Lesotho judge ups fine for dam bribery

Wiseman Khuzwayo
Business Report
April 11, 2007

Johannesburg: The Lesotho appeal court has not only upheld the bribery and corruption conviction of a third multinational contracting firm involved in the Lesotho Highlands Water Project (LHWP), but has increased its fine.

Lahmeyer International, the biggest engineering consulting group in Germany, was convicted of bribing Masupha Sole, the chief executive of the Lesotho Highlands Development Authority, the agency that was responsible for the construction of the Katse and Mohale dams.

Lahmeyer was earlier found guilty by the high court of paying Sole a sum of R2.3 million in bribes and was fined R10.5 million.

The company appealed against the judgment. The appeal court not only confirmed the conviction but increased the fine to R12 million.

Sole was sentenced to 15 years in prison for accepting bribes, reduced to 12 years on appeal.

Acres International, a Canadian engineering and construction company, still owes the impoverished kingdom of Lesotho R13 million in fines for bribing Sole. The company wants to pay the fine in instalments but the Lesotho government has refused.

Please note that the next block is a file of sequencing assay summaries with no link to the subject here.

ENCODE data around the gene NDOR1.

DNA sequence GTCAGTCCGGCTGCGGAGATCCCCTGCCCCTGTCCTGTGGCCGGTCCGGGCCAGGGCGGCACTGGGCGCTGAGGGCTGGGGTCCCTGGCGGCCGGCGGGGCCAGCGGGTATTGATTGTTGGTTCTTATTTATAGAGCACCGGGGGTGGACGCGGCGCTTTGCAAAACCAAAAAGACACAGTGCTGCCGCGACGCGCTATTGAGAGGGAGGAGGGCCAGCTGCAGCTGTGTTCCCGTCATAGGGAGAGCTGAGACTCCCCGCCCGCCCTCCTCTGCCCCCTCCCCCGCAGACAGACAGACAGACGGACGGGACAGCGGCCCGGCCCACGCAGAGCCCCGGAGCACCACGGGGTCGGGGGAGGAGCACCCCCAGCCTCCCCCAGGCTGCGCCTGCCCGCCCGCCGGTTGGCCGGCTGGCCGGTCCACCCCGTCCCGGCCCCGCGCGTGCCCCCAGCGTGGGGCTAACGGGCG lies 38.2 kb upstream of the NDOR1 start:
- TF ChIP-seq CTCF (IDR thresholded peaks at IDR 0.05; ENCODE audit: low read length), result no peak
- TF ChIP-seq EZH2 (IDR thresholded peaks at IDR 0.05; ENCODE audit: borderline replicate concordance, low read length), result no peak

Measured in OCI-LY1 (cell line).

Schneider Electric, a French electrical company that merged with Spie Batignolles in 1995, pleaded guilty to giving R16 million to Sole as a bribe and was fined R10 million.

Italy’s Impregilo, which led the consortium that built the Katse dam, is next to be prosecuted.

In his judgment, Judge Jan Steyn said the evidence placed before the court painted a picture of bribery on a massive scale, not only by Lahmeyer.

“It is therefore incumbent on this court and those who can contribute to combating practices of this kind to do what we can within our mandates and to act resolutely in this respect,” said Steyn.

He added that it was incumbent on international funding agencies to use sanctions when contraventions occurred.

The LHWP was funded by the World Bank, the EU and others.

Guido Penzhorn, the prosecutor in all these cases, recently told a conference how difficult it was to prosecute a case of bribery.

“Clearly once you involve yourself in the murky world of bribery it is not open to you to simply opt out whenever you like . . . this simply illustrates the insidious nature of the crime of bribery.

“There is a wall of silence that is very difficult to penetrate. Everyone who is in a position to talk cannot do so because someone else in turn has something on him,” Penzhorn said.

Categories: Lesotho, Odious Debts

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